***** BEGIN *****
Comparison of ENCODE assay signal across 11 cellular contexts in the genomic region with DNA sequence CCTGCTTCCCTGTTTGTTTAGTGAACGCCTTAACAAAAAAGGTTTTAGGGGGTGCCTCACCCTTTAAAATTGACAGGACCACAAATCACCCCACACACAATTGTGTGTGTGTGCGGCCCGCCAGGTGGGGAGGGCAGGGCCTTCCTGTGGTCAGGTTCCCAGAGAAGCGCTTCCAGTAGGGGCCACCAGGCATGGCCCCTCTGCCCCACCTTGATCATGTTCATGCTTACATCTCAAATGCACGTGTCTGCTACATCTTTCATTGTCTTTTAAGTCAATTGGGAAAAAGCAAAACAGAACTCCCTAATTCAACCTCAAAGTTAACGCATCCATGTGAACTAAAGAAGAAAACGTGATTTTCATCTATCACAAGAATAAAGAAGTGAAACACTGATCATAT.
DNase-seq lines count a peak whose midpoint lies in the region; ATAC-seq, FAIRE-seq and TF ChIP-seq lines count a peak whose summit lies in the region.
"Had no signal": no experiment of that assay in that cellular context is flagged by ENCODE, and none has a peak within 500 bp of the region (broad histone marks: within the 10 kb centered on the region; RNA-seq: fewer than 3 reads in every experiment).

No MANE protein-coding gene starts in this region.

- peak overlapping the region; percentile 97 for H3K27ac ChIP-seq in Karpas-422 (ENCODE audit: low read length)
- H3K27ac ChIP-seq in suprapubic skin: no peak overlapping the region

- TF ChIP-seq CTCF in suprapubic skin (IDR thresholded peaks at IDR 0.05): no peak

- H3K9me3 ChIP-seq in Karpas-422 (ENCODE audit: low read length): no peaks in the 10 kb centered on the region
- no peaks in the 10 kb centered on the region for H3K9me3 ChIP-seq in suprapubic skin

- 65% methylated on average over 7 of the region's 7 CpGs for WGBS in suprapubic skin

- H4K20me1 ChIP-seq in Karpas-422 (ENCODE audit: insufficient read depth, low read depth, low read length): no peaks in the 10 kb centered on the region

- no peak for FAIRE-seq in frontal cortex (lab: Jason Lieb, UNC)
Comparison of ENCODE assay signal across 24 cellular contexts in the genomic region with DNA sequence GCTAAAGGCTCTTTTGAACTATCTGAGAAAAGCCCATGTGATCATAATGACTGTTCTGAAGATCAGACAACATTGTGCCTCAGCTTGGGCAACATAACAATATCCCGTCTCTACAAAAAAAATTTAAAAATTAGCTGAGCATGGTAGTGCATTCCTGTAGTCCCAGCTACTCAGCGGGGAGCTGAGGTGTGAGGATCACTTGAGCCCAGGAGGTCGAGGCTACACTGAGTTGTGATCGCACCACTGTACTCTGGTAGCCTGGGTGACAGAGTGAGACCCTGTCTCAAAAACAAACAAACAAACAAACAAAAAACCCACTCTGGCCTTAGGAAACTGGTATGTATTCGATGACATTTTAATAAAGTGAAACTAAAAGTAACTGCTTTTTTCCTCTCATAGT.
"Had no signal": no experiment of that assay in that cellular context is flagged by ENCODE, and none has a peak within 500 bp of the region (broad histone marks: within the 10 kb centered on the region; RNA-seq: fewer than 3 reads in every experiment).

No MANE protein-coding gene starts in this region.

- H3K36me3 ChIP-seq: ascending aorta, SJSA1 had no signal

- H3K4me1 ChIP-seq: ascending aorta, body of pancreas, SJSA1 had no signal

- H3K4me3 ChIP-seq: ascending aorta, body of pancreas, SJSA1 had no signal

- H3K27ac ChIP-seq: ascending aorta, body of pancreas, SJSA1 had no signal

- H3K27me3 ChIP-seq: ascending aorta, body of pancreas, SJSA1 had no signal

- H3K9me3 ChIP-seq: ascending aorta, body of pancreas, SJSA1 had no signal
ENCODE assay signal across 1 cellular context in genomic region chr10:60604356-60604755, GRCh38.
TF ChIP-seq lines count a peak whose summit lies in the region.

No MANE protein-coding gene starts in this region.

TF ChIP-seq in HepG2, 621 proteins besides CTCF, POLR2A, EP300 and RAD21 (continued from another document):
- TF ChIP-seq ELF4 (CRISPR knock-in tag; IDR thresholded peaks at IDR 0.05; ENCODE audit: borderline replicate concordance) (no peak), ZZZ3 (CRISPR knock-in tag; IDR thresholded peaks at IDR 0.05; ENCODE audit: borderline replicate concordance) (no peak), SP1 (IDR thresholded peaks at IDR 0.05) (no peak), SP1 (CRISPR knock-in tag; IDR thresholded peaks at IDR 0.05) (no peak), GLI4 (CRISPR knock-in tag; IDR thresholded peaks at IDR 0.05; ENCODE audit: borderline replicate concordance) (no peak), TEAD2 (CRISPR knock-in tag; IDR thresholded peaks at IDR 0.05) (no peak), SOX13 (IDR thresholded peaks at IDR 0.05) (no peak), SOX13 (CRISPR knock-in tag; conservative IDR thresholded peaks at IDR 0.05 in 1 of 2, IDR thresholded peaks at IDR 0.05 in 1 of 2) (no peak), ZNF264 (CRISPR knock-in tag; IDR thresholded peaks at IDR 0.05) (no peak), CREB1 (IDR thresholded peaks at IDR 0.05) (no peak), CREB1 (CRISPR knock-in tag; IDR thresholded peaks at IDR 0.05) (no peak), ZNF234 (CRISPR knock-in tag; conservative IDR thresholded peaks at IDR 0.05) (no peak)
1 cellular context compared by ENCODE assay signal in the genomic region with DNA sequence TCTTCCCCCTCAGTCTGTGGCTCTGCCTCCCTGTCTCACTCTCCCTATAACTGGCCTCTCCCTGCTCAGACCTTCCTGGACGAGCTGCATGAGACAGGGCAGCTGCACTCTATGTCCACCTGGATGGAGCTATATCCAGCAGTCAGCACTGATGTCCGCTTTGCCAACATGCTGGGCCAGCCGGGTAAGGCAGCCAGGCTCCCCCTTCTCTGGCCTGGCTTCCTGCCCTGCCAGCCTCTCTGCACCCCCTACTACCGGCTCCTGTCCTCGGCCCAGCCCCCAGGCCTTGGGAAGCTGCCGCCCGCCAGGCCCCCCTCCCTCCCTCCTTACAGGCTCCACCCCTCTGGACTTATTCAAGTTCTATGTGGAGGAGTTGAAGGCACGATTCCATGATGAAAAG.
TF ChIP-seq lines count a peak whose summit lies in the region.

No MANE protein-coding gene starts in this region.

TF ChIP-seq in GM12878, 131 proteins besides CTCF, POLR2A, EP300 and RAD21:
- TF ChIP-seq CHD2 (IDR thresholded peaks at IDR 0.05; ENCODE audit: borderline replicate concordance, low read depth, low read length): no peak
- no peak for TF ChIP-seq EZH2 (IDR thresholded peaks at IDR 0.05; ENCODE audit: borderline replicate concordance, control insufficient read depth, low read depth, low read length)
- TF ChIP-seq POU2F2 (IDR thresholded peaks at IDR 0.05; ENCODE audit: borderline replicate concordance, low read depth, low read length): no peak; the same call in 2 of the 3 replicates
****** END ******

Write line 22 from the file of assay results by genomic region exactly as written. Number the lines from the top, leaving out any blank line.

ENCODE assay signal across 1 cellular context in genomic region chr10:60604356-60604755, GRCh38.